The TV world was set ablaze by the news that Jodie Whittaker—a woman!—would be taking over the role as the Doctor on Doctor Who after Peter Capaldi exits.
In the show's 54-year history, the Doctor has always been a man, despite it being long established that the aliens known as time lords could regenerate in any form. This was further confirmed when Michelle Gomez began playing the latest regeneration of another time lord known as the Master in 2014, and constantly reminded us that time lords can be women, too.
Many fans are still inexplicably unhappy about the change, but many fans are extremely happy about the change, and Whittaker seems thrilled to be at the center of it.
"It feels completely overwhelming, as a feminist, as a woman, as an actor, as a human, as someone who wants to continually push themselves and challenge themselves, and not be boxed in by what you're told you can and can't be," she told the BBC. "It feels incredible."
The 35 year-old actress and mother of one has starred in the critically-acclaimed British series Broadchurch since 2013, which was created by new Doctor Who showrunner Chris Chibnall. Chibnall, who is taking over for exiting showrunner Steven Moffat, released a statement saying that he "always knew" he wanted the new Doctor to be a woman.
Whittaker told the BBC that she originally asked Chibnall if she could play a villain once he took over the show, and he told her she should audition to play the Doctor instead. She did not need much convincing.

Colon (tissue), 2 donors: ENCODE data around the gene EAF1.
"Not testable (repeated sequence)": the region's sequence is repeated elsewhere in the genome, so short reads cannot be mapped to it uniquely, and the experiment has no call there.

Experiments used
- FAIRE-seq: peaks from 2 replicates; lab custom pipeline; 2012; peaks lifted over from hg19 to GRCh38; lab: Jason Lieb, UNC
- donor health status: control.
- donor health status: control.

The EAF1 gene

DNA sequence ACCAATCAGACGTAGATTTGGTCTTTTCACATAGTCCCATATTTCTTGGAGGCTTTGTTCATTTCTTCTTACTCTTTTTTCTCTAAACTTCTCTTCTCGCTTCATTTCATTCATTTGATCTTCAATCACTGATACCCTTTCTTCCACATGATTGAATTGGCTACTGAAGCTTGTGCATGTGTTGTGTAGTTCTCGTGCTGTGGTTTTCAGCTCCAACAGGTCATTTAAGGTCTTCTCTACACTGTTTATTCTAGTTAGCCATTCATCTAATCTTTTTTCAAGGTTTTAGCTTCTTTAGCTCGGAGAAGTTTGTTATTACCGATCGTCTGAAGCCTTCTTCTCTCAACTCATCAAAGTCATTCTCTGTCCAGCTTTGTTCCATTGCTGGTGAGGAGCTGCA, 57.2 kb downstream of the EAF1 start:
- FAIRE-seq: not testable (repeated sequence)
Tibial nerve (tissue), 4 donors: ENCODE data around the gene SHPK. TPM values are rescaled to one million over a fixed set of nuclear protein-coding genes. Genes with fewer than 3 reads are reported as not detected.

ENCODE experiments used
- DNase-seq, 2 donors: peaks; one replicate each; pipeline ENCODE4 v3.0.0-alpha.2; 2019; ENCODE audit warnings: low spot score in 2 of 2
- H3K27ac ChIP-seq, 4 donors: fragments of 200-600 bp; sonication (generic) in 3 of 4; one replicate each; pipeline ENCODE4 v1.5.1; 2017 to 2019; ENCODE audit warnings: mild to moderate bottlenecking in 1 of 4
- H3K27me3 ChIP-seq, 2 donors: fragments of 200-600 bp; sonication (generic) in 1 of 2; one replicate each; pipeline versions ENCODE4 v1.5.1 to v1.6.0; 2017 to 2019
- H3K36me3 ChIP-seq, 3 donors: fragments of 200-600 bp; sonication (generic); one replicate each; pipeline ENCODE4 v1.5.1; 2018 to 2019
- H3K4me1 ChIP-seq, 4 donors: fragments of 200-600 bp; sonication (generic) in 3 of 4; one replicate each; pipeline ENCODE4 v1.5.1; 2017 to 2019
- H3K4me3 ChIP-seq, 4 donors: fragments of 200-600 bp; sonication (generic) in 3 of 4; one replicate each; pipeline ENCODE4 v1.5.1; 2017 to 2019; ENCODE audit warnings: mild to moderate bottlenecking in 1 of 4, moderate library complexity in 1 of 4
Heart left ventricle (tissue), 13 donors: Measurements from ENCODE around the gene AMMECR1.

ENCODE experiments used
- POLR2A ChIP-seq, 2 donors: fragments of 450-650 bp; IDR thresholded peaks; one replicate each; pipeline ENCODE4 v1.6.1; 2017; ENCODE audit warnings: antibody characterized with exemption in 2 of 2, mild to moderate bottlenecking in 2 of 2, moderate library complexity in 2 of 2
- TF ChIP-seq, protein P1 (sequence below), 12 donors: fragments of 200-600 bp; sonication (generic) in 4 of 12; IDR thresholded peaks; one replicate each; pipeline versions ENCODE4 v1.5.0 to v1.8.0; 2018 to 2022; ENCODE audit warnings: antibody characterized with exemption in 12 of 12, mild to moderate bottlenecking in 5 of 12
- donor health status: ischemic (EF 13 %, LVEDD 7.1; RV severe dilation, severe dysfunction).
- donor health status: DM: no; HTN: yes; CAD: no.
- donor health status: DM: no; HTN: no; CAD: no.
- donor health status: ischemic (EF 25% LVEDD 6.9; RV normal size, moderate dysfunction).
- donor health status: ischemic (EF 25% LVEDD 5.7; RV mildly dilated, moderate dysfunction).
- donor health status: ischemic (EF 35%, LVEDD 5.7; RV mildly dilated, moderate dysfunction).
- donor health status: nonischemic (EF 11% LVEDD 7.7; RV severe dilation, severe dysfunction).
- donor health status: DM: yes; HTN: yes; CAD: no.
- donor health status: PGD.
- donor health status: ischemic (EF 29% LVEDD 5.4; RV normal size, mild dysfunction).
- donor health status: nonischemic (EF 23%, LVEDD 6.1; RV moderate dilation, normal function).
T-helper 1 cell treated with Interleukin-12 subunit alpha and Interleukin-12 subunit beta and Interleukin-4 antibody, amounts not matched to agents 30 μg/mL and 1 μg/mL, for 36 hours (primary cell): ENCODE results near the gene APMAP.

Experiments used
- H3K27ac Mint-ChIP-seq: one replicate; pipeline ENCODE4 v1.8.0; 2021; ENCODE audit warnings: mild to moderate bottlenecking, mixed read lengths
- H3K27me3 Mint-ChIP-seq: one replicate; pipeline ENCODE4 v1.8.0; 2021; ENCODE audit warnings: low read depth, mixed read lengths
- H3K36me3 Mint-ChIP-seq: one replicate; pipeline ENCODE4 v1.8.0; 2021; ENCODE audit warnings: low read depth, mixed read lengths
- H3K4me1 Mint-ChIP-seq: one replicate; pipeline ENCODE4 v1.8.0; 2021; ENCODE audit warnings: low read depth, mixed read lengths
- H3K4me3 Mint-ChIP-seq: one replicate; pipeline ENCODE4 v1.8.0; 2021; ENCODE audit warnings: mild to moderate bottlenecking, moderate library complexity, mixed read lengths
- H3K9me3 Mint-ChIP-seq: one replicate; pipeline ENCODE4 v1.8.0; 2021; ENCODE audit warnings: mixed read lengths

"There was no persuasion needed," she said. "If you need to be persuaded to do this part, you're not right for this part, and the part isn't right for you. I also think, for anyone taking this on, you have to want to fight for it, which I certainly had to do. I know there will have been some phenomenal actors who threw their hats in the ring."
You should know, that wasn't the Doctor costume she filmed her arrival in (phew) and she's seriously expecting some phone calls after the Sunday, July 16 announcement. When asked whether she's received any advice from the other Doctors, she said not yet because she was keeping the secret.
"Well they can't because they haven't known until now, but I'm certainly expecting a couple of calls—I've got a couple of mates in there. I'm mates with a companion [Arthur Darvill], I'm mates with a trio of Doctors. I know Matt Smith, Chris Eccleston and obviously David Tennant. Oh! And let's throw in David Bradley! Four Doctors! So I'm hoping I get some calls of advice," she said.
As for keeping that secret, she said it was "very hard."
"I've told a lot of lies! I've embroiled myself in a whole world of lies which is going to come back at me when this is announced," she said.
Now about the naysayers who are skeptical of a woman taking over as the eccentric alien savior of the universe, Whittaker has a message for them.
"I want to tell the fans not to be scared by my gender," she said. "Because this is a really exciting time, and Doctor Who represents everything that's exciting about change. The fans have lived through so many changes, and this is only a new, different one, not a fearful one."
To see more of Whittaker's work before she makes her Doctor Who debut in this year's Christmas special, you can also watch the excellent Black Mirror season one episode, "The Entire History of You." Her other credits include The Smoke, Cranford, The Night Watch, The Accused, and on the big screen Attack The Block, Black Sea, Adult Life Skills and Venus. She's also an accomplished stage actress and made her theatrical debut at Shakespeare's Globe Theatre in The Storm.
Whittaker is a graduate from Guildhall School of Music and Drama.